view from cuyamaca peak hike

Hike Cuyamaca Peak

In This Guide
  • How to Get to Cuyamaca Peak
  • Cuyamaca Peak Trail Maps
  • Turn by Turn Hike Directions
  • What You Need To Do the Hike
Distance6 miles (9.7 km)
Time2:30 hours
DifficultyModerate
Total Climbing1,670 feet (509m)
Highest Elevation6,512 feet (1985m)
Dog FriendlyLeashed
ParkCuyamaca Rancho State Park
Park Phone760-765-0755

The hike to Cuyamaca Peak brings you to San Diego County’s second highest point at 6,512 feet. It’s only 20 feet lower than the highest peak, but much easier to hike. On a clear day, you can see for 100 miles from the summit, including the Coronado Islands and Table Top Mountain in Mexico. Even though the hike goes to a high point, it’s not a tough backcountry expedition, but rather a a great hike for a beginner – no tricky twists and turns.

Cuyamaca Rancho State Park, where the Cuyamaca Peak lives, is also a beautiful spot and worth the visit. The park is 24,700 acres of oak and conifer forests, with pristine meadows and mountain streams. Originally the Kumeyaay Indians made this area their home, and Cuyamaca is a Kumeyaay word for “the place where it rains” since the higher peaks here get about 3 times more rain a year than the rest of San Diego.

Wild Turkey Cuyamaca
Keep your eyes open for wild turkeys. They’re easier to spot on the lower slopes of the Cuyamaca Peak hike where there’s low scrub. Photo Kevin Cole.

You would think that Cuyamaca would be very lush, but it’s not. It’s still recovering from a devastating forest fire. In 2003, 90% of Cuyamaca park burnt down during California’s largest recorded wildfire, started by a lost hunter who made a signal fire. You’ll see evidence of the fire on the hike to Cuyamaca Peak; there are burnt logs and trees as you do the hike. The area has recovered well, and today is home to over 200 bird species, and lots of mule deer and wild turkeys, which you have a decent chance at spotting if you leave early.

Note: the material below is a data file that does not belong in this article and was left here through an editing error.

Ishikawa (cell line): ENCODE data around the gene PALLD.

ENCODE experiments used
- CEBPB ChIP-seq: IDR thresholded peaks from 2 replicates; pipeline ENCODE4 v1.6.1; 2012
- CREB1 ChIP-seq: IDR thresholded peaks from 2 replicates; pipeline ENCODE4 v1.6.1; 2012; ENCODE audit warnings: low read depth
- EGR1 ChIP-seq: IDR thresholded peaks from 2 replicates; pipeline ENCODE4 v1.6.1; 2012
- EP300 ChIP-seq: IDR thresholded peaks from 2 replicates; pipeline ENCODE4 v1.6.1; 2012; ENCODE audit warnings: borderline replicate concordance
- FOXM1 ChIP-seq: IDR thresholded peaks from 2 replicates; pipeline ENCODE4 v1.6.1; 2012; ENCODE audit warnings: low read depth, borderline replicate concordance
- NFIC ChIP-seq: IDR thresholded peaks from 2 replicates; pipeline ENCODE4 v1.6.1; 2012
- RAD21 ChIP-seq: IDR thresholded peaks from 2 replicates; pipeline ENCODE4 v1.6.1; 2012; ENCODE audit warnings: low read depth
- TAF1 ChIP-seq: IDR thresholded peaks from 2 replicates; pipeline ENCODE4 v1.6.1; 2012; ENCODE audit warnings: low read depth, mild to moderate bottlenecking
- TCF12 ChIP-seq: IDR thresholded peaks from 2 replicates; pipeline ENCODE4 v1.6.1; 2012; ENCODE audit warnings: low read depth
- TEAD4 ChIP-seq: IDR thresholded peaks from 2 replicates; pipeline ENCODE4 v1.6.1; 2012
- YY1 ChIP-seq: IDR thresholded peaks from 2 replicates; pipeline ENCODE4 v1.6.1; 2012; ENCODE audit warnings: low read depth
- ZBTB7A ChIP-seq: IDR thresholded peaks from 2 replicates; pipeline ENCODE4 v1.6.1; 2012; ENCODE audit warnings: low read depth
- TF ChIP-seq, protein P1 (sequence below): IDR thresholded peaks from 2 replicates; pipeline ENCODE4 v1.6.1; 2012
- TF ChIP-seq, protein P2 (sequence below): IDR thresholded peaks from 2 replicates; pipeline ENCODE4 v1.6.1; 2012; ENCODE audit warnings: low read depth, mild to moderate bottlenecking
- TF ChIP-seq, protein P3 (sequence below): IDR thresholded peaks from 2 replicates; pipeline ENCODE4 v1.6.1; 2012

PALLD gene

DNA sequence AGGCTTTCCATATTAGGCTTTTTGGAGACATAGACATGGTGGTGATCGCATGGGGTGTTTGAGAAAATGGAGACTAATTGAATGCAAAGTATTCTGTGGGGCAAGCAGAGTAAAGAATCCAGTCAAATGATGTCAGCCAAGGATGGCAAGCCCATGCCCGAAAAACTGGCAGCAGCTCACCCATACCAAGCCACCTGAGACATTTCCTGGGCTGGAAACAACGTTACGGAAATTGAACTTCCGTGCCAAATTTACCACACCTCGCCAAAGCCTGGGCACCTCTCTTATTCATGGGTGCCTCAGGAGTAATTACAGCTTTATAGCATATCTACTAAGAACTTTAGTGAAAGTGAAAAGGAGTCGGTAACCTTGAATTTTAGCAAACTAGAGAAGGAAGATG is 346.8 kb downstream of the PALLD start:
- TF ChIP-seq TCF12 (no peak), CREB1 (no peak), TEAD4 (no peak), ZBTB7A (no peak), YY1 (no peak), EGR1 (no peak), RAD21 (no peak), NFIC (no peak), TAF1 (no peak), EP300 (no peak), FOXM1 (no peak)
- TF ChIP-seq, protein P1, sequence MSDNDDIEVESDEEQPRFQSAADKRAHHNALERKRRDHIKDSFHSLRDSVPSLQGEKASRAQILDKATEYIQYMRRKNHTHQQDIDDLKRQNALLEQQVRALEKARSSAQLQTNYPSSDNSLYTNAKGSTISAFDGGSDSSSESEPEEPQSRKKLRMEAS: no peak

Where is Cuyamaca Peak?

Use this as the trailhead GPS address: Paso Picacho Campground, Julian, CA, 92036, USA.

Cuyamaca Peak is in Cuyamaca Rancho State Park, and there’s an entry fee. If you have a California State Parks Pass, entry is free. There’s camping and other hikes in the park, so if you want to make a weekend of it, it’s an option.

cuyamaca peak hike parking
There’s plenty of parking. Make the right after the entrance gate for the main lot (not the campground on the left). The parking lot has bathrooms and picnic tables.

Here’s what I recommend if you visit Cuyamaca Rancho State Park. The Cuyamaca Peak hike is right next to Stonewall Peak hike, and both can be done in a day. Break your hikes up with a picnic in Paso Picacho Campground.

Gear for the Hike

water on the cuyamaca peak hike
You can also fill up your water bottles in the parking lot by the campground. It gets hot in the summer, make sure you have plenty of water. You will sweat going up this climb.

This isn’t a technical hike and you can get away with fitness clothing here. It does get hot in the summer, and cold in the winter, so check the weather for the park before you leave. Here’s what I would bring:

Also not that Cuyamaca Peak is the only trail in the park that you can bring leashed dogs on.

Garmin inreach review

If you want hiking gear recommendations, check out my full gear list. I only recommend and review gear that I actually use. No company pays me to push their product. Everything on my gear list is battle tested on the trails, and should work well for you too.

See The Gear I Use